The Sun-Cult in Ancient Egypt

The name of the new god in ordinary everyday parlance was pa Aton, “the Aton.” By Dr. Aylward M. BlackmanLate Special LecturerUniversity of Manchester It has often been maintained that the Aton-cult instituted by Oklmaton (Amenophis IV.) displays non-Egyptian features and is in a large measure the product of foreign influences. I hope, however, clearly[…]

The Code of Hammurabi: Crime and Punishment in Ancient Egypt

Although a social hierarchy placed some in privileged positions, the code proscribed punishments applicable to all classes. Introduction The Code of Hammurabi (also known as the Codex Hammurabi and Hammurabi’s Code), created ca. 1780 B.C.E., is one of the earliest sets of laws found and one of the best preserved examples of this type of[…]

Texts, Tools, and Methods in Ancient Egyptian Medical Practice

Ancient Egyptians valued hygiene and proper medical care. Introduction Medical practice in ancient Egypt was so advanced that many of their observations, policies, and commonplace procedures would not be surpassed in the west for centuries after the fall of Rome and their practices would inform both Greek and Roman medicine. They understood that disease could[…]

Ancient Egyptian Medicine

The Greek historian Herodotus visited Egypt around 440 BCE and wrote extensively of his observations of their medicinal practice. Introduction The medicine of the ancient Egyptians is some of the oldest documented. From the beginnings of the civilization in the late fourth millennium BC until the Persian invasion of 525 BC, Egyptian medical practice went[…]

The Story of the Exodus and Lack of Historicity

Archaeologists from the 19th century actually expressed surprise when they failed to find any evidence whatsoever for the events of Exodus. Introduction This article examines the Young Earth creationist and Biblical literalist claims regarding the historical reality of the Exodus of the Hebrew people from Egypt, as well as the evidence relating to such claims.[…]

The Amarna Letters: Communication in Ancient Egypt and Mesopotamia

The Amarna letters reveal a treasury of knowledge concerning the political relations and social customs of their times. Introduction The Amarna letters (sometimes “Amarna tablets”) are an archive of correspondence on clay tablets, mostly diplomatic, between the Egyptian administration and its representatives in Canaan and Mesopotamia. The letters were found in Upper Egypt at Amarna,[…]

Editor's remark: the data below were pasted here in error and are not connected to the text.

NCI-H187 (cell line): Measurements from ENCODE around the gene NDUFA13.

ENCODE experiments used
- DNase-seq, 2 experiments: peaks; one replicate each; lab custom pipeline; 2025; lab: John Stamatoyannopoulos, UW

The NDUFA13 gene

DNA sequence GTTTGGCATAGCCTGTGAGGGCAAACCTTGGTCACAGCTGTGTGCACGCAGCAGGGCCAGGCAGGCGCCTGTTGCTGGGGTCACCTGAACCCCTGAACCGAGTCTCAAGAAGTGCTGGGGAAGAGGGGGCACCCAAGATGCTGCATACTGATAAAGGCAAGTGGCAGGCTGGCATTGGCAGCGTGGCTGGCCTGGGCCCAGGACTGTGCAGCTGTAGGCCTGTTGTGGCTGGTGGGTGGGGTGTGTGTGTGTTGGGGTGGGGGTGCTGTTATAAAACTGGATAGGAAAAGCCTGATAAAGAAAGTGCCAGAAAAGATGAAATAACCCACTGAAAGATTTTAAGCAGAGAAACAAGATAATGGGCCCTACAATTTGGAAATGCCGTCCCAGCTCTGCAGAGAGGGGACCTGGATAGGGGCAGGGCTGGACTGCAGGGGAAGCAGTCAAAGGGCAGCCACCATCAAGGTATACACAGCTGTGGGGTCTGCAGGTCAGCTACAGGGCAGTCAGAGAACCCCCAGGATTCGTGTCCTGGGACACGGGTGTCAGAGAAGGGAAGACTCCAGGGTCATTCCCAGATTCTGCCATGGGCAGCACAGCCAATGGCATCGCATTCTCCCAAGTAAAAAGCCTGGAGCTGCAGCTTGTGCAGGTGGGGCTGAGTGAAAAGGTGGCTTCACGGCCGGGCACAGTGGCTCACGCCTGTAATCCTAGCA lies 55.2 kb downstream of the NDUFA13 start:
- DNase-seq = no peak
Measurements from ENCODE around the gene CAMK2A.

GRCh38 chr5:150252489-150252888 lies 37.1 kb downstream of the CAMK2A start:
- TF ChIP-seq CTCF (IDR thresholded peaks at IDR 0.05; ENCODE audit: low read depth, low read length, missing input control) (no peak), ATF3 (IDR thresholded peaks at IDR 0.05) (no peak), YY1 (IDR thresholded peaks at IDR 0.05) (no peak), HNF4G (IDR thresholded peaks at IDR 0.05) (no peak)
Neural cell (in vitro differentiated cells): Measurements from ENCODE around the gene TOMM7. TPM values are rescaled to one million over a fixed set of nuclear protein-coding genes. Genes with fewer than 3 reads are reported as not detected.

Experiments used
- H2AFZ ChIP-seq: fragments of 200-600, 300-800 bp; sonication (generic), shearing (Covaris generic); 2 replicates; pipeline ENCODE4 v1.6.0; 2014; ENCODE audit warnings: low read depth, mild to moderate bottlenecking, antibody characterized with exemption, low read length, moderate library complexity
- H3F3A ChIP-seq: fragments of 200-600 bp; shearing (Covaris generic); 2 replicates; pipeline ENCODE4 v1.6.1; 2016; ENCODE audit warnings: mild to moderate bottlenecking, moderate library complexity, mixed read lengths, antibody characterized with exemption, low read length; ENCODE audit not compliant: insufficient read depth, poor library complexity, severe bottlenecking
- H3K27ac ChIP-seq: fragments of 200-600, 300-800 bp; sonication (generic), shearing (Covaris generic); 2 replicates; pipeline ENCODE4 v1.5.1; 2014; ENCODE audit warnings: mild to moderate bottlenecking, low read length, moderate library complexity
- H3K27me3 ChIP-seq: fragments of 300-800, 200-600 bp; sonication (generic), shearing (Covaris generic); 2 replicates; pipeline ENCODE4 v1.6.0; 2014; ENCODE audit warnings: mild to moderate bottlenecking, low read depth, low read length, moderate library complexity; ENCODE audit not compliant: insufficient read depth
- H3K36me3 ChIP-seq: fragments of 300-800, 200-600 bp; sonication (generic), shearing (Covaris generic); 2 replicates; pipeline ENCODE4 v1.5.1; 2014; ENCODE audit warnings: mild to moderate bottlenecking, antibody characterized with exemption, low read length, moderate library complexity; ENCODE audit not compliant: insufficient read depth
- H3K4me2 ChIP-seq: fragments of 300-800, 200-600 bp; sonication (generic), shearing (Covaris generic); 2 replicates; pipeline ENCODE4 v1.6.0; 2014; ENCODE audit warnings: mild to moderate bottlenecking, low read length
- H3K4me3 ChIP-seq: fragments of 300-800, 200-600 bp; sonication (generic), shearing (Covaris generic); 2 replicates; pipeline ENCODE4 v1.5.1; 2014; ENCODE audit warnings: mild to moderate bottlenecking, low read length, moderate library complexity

Identity and Superiority in Ancient Greek and Egyptian Interactions

Following the conquests of Alexander the Great, Egypt was taken over by a Greco-Macedonian dynasty based in the new city of Alexandria. “You Greeks are children.” That’s what an Egyptian priest is supposed to have said to a visiting Greek in the 6th century BC. And in a sense he was right. We think of[…]

The Five Gifts of Hathor: Ancient Egyptian Goddess of Fertility and Motherhood

Hathor was a multifaceted goddess, appealed to for a wide variety of needs, who provided many of the best aspects of life to humanity. Introduction The central cultural value of ancient Egypt was ma’at – harmony and balance – which maintained the order of the universe and the lives of the people. Keeping balance in one’s[…]

The Odyssey of an Ancient Egyptian Cat Sculpture

Analysis of a bronze cat reveals clues about its ancient past. By Jeffrey Maish, Judith Barr, and Almoatzbellah Elshahawi Introduction Ancient Egyptians revered cats, and worshiped the goddess Bastet, who could appear in human form with a feline head, or as a cat. Bronze and wood cat statuettes were placed as votive offerings at temples,[…]

Nebkheperure: King Tut, Boy Pharaoh of New Kingdom Egypt

Tutankhamun began his reign at age 9. Introduction Nebkheperure Tutankhamun (King Tut) was a Pharaoh of the eighteenth dynasty (ruled 1333 B.C.E.–1324 B.C.E.), during the period of Egyptian history known as the New Kingdom. His original name, Tutankhaten, meant “Living Image of Aten,” while Tutankhamun meant “Living Image of Amun.” He is possibly also the[…]

Ten Interesting Facts about Ancient Egypt

For thousands of years, the civilization of Egypt was among the most significant in the ancient world. Introduction Ancient Egypt is defined as the civilization which flourished in North Africa between c. 6000-30 BCE – from the Predynastic Period in Egypt (c. 6000 – c. 3150 BCE) through the Ptolemaic Dynasty (323-30 BCE) before Egypt became[…]